This article is from the June 3, 1999 edition of the Whitehouse, Texas,

Captain D. L. "Pappy" Hicks displays pa'ndau given to him by General Vang Pao.
The pa'ndau is used to tell the history of the people since the Hmong tribe (Laotian Mountain people)
does not have a written language.


Troup veteran honored at special ceremonies in Washington, D.C.

Captain D. L. "Pappy" Hicks returned home in Troup this week from Washington, D.C. where he was honored in a special awards ceremony.

On 14 May 1997, Captain Hicks, US Army, Retired, combat veteran of the Korean War, Vietnam War and many operations through out the world, was invited to go to Washington D.C. and speak at a formation of Hmong, a mountain tribe from Laos, and other Loation soldiers. On that day the US Congress recognized General Vang Pao, Hmong tribal leader and the Royal Lao Army, and his men as being the "Secret Army" in the "Secret War" in Laos during the Vietnam War.

The Secret Army was made up of Hmong and other Loation Mountain people and the Royal Lao Army, with American advisors. The advisory force was made up of US CIA, US Army Special Forces, US Army covert operators, and US Air Force. The Secret Army of 20,000 men and boys held off a 30,000 man North Vietnamese Army (NVA) with Soviet advisors, fighters and equipment from 1961 to 1975. The NVA 30,000 soldiers could have been used against American forces in South Vietnam. It has been determined that there are less names on the Vietnam War Memorial because of this effort in Laos.

From 1960, Pappy ran covert ops out of Fort Bragg, NC in Laos and South Vietnam. Stratigic Army Command (STRAC) and Special Forces Headquarters wanted to know from where the North Vietnamese were coming into Laos and the status of the Red Chinese and the Soviets. The mission for Pappy and other covert operators was to find out and "find" leaders who were enemies of the US and our allies.

During Pappy's tours in Laos and South Vietnam, he was knifed in his right arm in November of 1960 in Northern Laos. He was wounded by shrapnel in his neck and left shoulder in January of 1961 near the Cambodian border in the Central Highlands of Vietnam. According to Pappy, "We weren't supposed to be in Laos and Vietnam at the time, and I reckon if we had, I'd be dead."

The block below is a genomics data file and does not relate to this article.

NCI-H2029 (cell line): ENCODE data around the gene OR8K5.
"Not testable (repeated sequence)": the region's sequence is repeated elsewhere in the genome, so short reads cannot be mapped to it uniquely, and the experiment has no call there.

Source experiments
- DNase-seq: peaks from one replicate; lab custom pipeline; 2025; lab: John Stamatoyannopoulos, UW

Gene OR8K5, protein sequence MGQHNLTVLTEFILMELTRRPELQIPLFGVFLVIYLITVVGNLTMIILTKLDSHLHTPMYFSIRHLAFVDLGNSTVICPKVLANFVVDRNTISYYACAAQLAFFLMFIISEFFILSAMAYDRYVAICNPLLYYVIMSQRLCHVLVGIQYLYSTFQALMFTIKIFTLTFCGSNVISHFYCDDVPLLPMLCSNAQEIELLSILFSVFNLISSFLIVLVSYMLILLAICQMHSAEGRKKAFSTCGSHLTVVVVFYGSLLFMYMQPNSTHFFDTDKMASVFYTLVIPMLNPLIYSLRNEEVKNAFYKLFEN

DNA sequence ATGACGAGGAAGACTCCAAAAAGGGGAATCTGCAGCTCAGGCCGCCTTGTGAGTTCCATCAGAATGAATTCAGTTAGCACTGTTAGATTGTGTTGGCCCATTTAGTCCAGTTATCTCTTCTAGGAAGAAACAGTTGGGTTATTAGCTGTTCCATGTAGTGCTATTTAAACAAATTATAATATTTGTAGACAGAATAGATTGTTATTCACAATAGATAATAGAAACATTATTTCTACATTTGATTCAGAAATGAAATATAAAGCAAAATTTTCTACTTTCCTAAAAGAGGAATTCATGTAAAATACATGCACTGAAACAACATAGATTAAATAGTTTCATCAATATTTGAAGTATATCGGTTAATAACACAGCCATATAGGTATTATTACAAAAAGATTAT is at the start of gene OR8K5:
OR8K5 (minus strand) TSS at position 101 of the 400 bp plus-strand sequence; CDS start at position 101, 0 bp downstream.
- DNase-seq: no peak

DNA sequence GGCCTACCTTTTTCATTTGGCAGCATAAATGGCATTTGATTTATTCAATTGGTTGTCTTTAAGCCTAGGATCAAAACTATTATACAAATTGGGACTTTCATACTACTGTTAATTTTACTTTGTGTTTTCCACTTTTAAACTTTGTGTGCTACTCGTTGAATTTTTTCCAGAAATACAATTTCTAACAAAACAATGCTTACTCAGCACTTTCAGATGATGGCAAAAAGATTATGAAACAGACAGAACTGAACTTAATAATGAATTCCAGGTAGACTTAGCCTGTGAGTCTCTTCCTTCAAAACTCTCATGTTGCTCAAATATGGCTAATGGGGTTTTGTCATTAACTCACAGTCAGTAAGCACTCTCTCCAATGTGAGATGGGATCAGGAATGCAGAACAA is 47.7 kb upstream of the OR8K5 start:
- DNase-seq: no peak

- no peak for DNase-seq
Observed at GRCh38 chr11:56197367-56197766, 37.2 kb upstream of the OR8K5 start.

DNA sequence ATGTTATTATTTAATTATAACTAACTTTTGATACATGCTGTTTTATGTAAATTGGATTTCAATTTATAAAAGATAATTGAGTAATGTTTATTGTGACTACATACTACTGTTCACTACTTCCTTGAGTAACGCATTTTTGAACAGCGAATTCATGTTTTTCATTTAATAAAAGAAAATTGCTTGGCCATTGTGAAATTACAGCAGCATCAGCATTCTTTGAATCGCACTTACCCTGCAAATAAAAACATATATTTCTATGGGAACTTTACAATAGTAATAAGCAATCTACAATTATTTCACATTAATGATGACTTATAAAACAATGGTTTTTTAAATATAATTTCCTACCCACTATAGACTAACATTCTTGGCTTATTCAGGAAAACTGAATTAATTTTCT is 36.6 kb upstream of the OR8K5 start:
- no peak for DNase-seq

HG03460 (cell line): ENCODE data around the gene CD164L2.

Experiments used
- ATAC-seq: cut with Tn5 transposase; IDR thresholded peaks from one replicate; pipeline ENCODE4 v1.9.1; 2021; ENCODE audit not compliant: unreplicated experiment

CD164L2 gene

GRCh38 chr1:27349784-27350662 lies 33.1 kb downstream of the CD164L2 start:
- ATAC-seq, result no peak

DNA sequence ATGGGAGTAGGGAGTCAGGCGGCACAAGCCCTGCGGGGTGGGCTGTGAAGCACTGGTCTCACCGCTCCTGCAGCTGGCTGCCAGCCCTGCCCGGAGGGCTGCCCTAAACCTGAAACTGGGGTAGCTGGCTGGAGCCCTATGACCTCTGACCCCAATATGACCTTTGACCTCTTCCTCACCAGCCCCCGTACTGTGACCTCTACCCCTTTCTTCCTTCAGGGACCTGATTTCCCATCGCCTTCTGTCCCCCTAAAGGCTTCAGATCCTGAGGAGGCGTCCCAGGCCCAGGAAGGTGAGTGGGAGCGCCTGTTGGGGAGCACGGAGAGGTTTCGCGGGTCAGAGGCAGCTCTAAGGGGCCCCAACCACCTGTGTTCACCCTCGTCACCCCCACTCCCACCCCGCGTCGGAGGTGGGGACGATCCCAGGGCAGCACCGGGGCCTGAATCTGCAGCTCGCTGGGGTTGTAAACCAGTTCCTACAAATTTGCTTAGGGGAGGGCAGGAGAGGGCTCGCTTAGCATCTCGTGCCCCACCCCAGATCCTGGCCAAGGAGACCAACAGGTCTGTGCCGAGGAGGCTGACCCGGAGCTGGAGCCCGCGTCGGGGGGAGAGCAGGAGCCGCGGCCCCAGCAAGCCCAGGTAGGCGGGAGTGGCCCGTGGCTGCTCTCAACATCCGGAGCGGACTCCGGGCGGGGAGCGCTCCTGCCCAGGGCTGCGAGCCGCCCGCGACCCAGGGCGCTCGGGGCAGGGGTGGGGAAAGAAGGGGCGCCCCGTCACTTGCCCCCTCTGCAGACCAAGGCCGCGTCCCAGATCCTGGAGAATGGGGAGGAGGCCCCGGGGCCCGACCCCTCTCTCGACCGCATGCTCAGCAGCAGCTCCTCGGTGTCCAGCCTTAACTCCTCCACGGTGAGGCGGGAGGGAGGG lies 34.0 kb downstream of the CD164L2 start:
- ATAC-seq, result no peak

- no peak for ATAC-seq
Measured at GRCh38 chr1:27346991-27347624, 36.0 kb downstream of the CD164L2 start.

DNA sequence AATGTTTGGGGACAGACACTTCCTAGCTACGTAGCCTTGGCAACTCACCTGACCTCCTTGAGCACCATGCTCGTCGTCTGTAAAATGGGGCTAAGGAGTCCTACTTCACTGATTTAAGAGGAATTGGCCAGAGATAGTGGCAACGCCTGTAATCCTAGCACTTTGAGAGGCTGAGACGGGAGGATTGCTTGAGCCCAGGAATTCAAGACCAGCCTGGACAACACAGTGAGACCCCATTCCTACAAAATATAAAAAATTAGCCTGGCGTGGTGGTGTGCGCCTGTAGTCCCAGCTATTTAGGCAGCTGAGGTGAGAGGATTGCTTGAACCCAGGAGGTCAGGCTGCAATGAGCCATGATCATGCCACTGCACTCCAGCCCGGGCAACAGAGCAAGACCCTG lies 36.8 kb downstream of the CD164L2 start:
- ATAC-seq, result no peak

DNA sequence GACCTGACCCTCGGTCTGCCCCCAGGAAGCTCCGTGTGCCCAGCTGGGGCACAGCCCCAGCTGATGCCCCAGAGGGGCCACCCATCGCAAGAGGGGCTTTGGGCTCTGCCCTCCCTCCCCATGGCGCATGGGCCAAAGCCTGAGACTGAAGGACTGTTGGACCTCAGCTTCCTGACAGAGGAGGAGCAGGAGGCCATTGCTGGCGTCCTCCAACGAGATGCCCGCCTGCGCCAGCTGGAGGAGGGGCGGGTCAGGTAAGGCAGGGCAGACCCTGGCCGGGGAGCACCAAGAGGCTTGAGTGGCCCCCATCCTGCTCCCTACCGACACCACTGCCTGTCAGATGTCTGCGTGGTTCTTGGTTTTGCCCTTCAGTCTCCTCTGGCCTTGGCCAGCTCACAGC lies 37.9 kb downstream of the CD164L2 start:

He was deep covert and worked only with local tribesmen in the mountains of Laos and the Montagnards of the Central Highlands of South Vietnam.

Pappy was called back to Washington in May fo this year. On May 13, Pappy gave a speech in the US House of Representatives Longworth Office Building. On May 14, he gave another speech on the Mall near the Vietnam War Memorial to about 2,000 troups of the Secret War with their wives present. Afterwards General Vang Pao, assisted by Pappy Hicks, laid a floral at the apex of the Vietnam Memorial. On May 15, a memorial was held at the Arlington Memorial Cemetery where a monument had been placed in 1997 to honor the Lao men and women, and the American advisors who died in the mountains of Laos.

In his speech, Pappy said that at age 18, he had seen his first man killed in combat while he was a rifleman in the US Army during the Korean War. At that time he was sad and angered, he said, but not to a great depth. He had a war to fight. Then cam other wars. Now, much older and in the twilight of his life, he feels a deep sadness and closeness, and holds in high honor the men he fought beside. He said he was pleased when old warriors of World War II, Korea, Vietnam and the Secret Army sat and nodded their heads in agreement, most of them with misty eyes.

General Vang Pao honored Pappy in the Hmong way by tribal custom with a special award for the 39 years of service he has given to the Lao people, both in war and in peace. The Hmong people have no written language. They record their history on beautifully stitched cloths call pa'ndau. Pappy has received two of these, of which he is very proud. One pa'ndau tells the story of the Hmong tribesmen changing from Hill People in traditional clothing to uniformed soldiers as members of the Secret War. The second pa'ndau records the arrival of the communist soldiers of the NVA and Pat'net Lao driving them out of their homes in Laos and across the Mekong River and into the refugee camps in Thialand.

Pappy said he and General Vang Pao have been friends for 37 years and very close friends for 25 years. The general now lives in California near Santa Anna.

Lao leaders present for the special ceremonies were General Vang Pao, General Thonglith Chokengboune, and two princes of the Royal Lao family, Chao Opat NaChampassak, and Cho Vanhnasak NaChampassak.

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